Alleged Chinese state-backed hackers have exploited a security flaw in a popular messaging security appliance to infiltrate the networks of hundreds of organizations, nearly a third of which are government agencies, according to cyber security firm Mandiant. This cyber espionage campaign is believed to be the most extensive since the massive Microsoft Exchange exploit in 2021. Hackers sent emails with malicious attachments to gain access to the devices and data of targeted organizations. The victims were mainly in the Americas, Asia-Pacific, Europe, the Middle East, and Africa, including foreign ministries and academic organizations. Barracuda Networks, the vulnerable email security appliance manufacturer, recommended replacing the appliances entirely after discovering the hack. The hacking group identified by Mandiant targeted victims in at least 16 countries.. (source 14)
States also do not hesitate to participate in data theft as part of their espionage operations.
A declassified report reveals that the US government is collecting the personal data of millions of citizens on a massive scale, without any mandate or safeguards, by buying the data from data brokers. This practice came to light following a request from the Director of US Intelligence in 2021. The data collected includes individuals’ location, social interactions and reading habits, raising major concerns about privacy and civil liberties. Civil rights campaigners see this as a nightmare, as the usual legal protections do not apply when the government buys this data rather than obtaining it through a court order. Moreover, even though this data is supposed to be anonymized, it is often possible to link it to specific individuals. Experts are calling on Congress to regulate data brokers and reform the personal data market. (source 13)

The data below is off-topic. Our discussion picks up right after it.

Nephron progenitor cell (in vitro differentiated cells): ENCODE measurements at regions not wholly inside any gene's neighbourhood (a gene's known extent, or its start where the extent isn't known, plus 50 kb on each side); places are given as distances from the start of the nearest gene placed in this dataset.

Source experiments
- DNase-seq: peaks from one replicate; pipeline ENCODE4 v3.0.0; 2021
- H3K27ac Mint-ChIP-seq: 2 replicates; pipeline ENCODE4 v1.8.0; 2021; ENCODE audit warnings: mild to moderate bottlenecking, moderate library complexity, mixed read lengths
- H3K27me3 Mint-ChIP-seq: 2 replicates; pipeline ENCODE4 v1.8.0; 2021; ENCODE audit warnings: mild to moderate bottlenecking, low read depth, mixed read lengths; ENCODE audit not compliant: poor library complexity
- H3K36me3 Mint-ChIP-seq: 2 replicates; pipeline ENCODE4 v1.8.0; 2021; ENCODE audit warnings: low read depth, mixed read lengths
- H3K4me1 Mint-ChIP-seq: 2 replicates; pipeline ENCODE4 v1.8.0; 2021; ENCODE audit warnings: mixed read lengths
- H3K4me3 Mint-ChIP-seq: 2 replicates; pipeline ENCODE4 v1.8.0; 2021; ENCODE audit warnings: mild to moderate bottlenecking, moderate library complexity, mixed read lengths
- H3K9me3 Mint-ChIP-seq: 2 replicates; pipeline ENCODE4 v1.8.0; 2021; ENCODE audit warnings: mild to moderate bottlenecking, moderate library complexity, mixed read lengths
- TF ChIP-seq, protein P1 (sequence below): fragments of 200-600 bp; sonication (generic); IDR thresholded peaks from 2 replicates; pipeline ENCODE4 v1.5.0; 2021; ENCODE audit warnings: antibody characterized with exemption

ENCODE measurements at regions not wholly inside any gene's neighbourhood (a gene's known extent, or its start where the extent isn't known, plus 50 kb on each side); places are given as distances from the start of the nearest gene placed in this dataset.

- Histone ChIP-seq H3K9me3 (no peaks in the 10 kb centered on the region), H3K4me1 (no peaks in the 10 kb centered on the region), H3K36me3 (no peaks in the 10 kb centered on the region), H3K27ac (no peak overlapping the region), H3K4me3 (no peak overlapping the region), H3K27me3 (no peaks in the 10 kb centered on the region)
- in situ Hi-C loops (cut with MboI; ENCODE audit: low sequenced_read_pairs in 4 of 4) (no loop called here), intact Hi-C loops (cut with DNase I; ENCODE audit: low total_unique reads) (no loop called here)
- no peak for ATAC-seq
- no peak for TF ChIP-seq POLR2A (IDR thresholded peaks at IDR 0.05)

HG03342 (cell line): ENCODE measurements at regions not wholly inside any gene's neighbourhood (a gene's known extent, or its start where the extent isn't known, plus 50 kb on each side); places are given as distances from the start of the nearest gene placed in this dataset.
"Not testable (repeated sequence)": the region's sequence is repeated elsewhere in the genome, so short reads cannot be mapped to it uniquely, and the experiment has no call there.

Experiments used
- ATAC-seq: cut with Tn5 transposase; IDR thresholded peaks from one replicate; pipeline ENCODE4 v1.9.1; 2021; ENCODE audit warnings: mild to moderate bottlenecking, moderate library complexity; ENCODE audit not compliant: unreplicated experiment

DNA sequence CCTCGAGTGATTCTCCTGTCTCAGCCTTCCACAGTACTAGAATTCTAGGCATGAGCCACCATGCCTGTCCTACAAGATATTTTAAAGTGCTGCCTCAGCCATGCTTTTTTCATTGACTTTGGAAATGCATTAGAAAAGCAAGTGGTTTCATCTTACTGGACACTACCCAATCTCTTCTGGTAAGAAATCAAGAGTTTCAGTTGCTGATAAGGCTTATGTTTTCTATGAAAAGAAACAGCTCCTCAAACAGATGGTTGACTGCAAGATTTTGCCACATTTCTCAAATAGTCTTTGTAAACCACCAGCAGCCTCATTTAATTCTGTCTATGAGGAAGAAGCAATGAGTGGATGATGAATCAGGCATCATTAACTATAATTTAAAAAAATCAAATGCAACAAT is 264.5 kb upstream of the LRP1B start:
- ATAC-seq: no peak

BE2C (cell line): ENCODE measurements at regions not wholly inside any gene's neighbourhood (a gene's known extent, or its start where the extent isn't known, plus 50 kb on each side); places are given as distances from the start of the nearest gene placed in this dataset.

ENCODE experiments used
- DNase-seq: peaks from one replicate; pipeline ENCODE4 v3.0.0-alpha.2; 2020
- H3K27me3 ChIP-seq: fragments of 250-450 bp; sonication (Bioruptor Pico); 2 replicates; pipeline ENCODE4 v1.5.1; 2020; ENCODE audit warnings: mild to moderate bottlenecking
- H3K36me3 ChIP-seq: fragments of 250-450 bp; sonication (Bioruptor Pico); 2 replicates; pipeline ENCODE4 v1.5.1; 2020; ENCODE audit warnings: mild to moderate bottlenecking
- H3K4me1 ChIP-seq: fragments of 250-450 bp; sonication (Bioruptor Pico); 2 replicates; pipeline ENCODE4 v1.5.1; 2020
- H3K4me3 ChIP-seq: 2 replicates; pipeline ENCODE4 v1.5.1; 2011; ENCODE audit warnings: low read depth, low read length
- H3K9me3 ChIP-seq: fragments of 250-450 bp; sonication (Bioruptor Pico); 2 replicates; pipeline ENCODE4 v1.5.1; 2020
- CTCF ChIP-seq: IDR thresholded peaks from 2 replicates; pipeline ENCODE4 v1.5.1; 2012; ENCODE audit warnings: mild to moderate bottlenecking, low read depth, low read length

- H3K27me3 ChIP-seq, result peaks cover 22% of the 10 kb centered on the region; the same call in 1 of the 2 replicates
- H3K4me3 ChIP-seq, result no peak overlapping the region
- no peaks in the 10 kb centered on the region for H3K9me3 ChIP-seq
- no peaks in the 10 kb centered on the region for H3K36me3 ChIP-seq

Strengthening the fight against cyber-attacks
These activities highlight the growing sophistication of cyber-attacks and the need for organizations to step up their vigilance and preparedness in the face of these threats.
- Strengthening resilience to cyber attacks